• Laying fibre optic cable makes it easier for people to connect digitally instead of having to make an extra trip to meet up in person. 
  • Building residences with small home-office spaces as a standard feature and upgraded soundproofing between units encourages telecommuting and reduces traffic congestion.
  • Equipping office spaces with showers and bike lockers encourages workers to commute by bicycle.
  • Building family residences with only one parking spot instead of two or more encourages people to consider maintaining only one car per household. Offering residential options without parking spots encourages people to go car-free.
  • Developing mixed-use neighbourhoods with work, play and shopping nearby encourages residents to walk more as a mode of transportation. 

To create a truly connected community, we need to think holistically — and creatively — about how community design impacts lifestyle choices.

What are the benefits of connected communities? 

When we think about the benefits of designing communities in ways that facilitate more seamless connections, what comes to mind first are reduced traffic congestion and cleaner air. And those environmental benefits are clear and tangible. But a connected community generates a far wider array of positive outcomes that enhance overall physical, social, economic and mental health as well. 

Physical health

Reliance on cars for transportation has been proven to cause significant physical harm, including  inactivity, obesity and cardio-respiratory disease. Conversely, when a community supports transit alternatives, its residents get healthier. People walk more and cycle more. Even if they use shuttles and buses to get around, they walk to the pick-up point and continue walking when they reach their destination. And if the community includes trails and pathways into nature, the health benefits are even greater. 


  • 50% of adults don't get enough daily activity.
  • 91% of children and youth don't get enough daily activity.
  • The risk of obesity goes down by 5% for every kilometre walked daily.
  • More people stay active when their communities are walkable.

Social health

Urban sprawl has had a devastating effect on the social fabric of the communities people live. When people are forced to rely on cars to get around, it creates isolation. When people use sidewalks, bike lanes, trails and public transit to get around in their community, the opportunities to socialize and interact with neighbours, friends and business owners multiply. People strike up conversations with strangers. They get to know one another. And they become more actively involved and invested in the community they call home.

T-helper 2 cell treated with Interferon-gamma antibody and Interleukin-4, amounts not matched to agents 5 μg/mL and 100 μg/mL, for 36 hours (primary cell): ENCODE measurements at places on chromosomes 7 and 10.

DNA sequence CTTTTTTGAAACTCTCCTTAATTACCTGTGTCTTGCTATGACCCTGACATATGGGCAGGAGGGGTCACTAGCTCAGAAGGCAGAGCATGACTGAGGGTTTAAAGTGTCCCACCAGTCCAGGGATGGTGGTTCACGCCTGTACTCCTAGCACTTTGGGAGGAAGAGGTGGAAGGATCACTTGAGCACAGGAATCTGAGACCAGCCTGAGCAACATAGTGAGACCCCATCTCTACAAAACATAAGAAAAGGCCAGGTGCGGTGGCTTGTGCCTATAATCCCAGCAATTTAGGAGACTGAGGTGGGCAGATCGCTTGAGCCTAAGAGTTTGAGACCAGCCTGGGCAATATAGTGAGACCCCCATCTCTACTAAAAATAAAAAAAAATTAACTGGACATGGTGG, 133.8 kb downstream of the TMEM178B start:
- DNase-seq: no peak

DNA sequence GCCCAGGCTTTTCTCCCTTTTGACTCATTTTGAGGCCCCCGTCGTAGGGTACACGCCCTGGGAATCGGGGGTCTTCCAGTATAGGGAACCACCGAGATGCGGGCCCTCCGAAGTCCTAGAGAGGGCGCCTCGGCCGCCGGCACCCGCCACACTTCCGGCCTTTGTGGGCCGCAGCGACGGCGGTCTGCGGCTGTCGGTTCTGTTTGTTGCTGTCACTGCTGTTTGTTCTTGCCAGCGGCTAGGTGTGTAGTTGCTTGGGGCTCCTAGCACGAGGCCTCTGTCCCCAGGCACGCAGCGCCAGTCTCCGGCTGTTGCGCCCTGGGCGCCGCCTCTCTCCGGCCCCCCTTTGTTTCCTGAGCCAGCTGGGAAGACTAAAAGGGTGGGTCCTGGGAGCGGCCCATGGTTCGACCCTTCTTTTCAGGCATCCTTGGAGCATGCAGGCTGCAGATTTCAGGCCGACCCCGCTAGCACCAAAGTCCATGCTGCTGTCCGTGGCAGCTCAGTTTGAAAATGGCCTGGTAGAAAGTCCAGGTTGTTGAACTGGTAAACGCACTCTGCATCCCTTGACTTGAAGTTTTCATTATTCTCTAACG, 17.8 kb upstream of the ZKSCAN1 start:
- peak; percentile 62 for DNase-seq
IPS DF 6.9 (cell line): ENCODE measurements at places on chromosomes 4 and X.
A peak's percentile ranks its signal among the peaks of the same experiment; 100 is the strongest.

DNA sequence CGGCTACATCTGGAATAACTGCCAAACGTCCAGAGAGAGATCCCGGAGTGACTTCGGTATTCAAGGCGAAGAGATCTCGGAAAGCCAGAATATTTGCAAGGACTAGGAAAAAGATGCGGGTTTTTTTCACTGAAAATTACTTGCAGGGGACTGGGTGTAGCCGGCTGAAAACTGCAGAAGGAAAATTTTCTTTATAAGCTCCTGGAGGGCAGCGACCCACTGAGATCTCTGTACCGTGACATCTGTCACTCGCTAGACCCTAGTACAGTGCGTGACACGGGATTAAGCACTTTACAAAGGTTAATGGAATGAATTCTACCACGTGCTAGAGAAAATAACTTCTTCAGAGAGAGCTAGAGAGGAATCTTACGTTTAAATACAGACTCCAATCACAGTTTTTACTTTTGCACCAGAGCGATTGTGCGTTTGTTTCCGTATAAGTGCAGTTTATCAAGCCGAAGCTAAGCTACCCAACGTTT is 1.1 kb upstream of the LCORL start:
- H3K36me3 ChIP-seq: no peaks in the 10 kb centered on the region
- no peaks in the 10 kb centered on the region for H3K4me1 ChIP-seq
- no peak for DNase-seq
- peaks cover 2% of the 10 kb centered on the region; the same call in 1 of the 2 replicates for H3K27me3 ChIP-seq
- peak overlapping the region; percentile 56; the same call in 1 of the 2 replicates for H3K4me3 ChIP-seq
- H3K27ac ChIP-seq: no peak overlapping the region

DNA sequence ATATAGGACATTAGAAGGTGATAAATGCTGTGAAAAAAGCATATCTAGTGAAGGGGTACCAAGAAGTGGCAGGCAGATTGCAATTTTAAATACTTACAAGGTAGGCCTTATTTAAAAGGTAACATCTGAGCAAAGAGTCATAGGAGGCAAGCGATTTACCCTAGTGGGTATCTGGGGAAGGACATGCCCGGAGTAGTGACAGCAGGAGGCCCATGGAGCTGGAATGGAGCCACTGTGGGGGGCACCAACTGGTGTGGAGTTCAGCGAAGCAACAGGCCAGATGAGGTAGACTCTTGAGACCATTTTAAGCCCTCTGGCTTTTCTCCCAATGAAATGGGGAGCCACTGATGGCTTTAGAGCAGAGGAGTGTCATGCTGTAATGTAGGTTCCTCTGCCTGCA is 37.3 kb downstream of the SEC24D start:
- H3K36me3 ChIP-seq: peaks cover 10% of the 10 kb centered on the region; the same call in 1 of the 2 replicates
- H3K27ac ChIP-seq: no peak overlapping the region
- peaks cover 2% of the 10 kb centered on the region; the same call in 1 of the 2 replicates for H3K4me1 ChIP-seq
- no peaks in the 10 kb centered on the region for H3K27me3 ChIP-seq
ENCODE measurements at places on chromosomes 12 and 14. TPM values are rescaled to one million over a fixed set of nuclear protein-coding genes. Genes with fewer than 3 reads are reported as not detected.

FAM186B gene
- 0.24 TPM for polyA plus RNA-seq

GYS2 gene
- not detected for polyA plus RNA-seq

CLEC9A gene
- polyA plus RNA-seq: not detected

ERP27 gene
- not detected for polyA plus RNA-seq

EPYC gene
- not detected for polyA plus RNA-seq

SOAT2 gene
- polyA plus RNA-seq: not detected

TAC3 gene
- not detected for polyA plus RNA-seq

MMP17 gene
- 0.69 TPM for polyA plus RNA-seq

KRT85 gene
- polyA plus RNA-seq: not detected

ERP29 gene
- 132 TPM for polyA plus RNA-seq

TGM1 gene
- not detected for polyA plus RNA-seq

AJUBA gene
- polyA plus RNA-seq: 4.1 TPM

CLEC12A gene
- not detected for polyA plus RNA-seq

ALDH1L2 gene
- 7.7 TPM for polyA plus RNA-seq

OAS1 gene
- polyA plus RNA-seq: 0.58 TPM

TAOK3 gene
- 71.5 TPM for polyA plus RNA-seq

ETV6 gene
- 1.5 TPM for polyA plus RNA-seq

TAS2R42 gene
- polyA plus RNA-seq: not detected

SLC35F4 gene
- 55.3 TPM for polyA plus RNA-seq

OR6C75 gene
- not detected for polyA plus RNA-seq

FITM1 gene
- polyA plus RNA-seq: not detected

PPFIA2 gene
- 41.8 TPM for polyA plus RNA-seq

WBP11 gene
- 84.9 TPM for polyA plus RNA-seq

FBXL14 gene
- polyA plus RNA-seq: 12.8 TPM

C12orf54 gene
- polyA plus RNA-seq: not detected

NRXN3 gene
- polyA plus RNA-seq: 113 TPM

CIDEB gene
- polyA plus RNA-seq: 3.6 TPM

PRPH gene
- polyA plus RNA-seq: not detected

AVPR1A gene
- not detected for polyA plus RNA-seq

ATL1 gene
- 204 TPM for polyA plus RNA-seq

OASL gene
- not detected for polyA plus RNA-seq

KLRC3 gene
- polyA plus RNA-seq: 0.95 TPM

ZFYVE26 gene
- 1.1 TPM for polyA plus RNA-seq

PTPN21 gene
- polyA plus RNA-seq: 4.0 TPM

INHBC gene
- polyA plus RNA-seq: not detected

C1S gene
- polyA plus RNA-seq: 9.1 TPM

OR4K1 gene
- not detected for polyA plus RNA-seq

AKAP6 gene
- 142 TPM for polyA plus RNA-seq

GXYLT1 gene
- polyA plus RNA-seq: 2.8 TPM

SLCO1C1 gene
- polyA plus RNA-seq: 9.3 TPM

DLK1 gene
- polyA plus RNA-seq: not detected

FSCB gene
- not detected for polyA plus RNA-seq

Mental health

Driving requires focus and can be a source of stress for many people, especially when traffic conditions are unfavourable. When people can start and end the workday with an energizing walk or bike trip, or when they can use the time to relax and unwind on public transit (by reading, listening to music or a podcast, or just letting their minds roam free), it has a positive impact on their stress levels. 


  • Research shows that driving leaves less space and time for beneficial states of mind, including playfulness and daydreaming. 

Economic health

Business owners have often been resistant to the idea of replacing parking spaces in commercial areas with bike paths or pedestrianized streets because they believe that it will negatively impact sales and profitability. In fact, research shows that when people get out of their cars, it brings more business to local retailers. People who arrive by bike or on foot interact more and spend more with local businesses than those who arrive by car, and when car traffic is minimized in commercial hubs, they become more pleasant places to visit and linger in.

Encouraging multimodal transit options also improves taxpayers' overall economic health by mitigating the health costs of inactivity. 


  • The economic impact of inactivity-related health problems in Canada is $5.3 billion.
  • A 2008 Australian study found that replacing parking spots with bike paths had a positive impact on retail sales.
  • A 2018 Quebec study found that 80% of the time, the biggest retail consumers travelled by bike or on foot.

A collective transformation

Connected communities are transforming the way we live, and developers and planners have a vital role to play in this transformation. Becoming healthier, happier and more connected isn't solely up to the choices we make as individuals. The way our communities are created — not just in terms of transit options, but also infrastructure and home and commercial design — can ensure that we live our lives in ways that benefit ourselves, our neighbours and our planet.

More insights by icona